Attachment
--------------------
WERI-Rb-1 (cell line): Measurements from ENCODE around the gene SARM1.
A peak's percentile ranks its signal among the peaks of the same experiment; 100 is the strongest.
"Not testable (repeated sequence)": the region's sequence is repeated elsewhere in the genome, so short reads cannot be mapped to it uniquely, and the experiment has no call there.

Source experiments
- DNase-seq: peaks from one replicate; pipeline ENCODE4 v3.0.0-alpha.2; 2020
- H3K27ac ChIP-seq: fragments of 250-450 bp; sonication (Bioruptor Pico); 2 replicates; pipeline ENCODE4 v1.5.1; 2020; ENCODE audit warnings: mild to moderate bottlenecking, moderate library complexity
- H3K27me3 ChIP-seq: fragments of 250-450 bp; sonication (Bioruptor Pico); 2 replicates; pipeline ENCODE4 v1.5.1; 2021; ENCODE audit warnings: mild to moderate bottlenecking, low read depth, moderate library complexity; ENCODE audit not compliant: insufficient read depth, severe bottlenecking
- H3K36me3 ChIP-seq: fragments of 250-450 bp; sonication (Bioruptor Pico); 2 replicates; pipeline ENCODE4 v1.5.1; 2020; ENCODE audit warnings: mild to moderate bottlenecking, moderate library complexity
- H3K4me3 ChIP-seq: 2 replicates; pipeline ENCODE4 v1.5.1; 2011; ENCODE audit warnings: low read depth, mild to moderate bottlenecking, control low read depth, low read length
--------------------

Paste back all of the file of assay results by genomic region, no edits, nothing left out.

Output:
WERI-Rb-1 (cell line): Measurements from ENCODE around the gene SARM1.
A peak's percentile ranks its signal among the peaks of the same experiment; 100 is the strongest.
"Not testable (repeated sequence)": the region's sequence is repeated elsewhere in the genome, so short reads cannot be mapped to it uniquely, and the experiment has no call there.

Source experiments
- DNase-seq: peaks from one replicate; pipeline ENCODE4 v3.0.0-alpha.2; 2020
- H3K27ac ChIP-seq: fragments of 250-450 bp; sonication (Bioruptor Pico); 2 replicates; pipeline ENCODE4 v1.5.1; 2020; ENCODE audit warnings: mild to moderate bottlenecking, moderate library complexity
- H3K27me3 ChIP-seq: fragments of 250-450 bp; sonication (Bioruptor Pico); 2 replicates; pipeline ENCODE4 v1.5.1; 2021; ENCODE audit warnings: mild to moderate bottlenecking, low read depth, moderate library complexity; ENCODE audit not compliant: insufficient read depth, severe bottlenecking
- H3K36me3 ChIP-seq: fragments of 250-450 bp; sonication (Bioruptor Pico); 2 replicates; pipeline ENCODE4 v1.5.1; 2020; ENCODE audit warnings: mild to moderate bottlenecking, moderate library complexity
- H3K4me3 ChIP-seq: 2 replicates; pipeline ENCODE4 v1.5.1; 2011; ENCODE audit warnings: low read depth, mild to moderate bottlenecking, control low read depth, low read length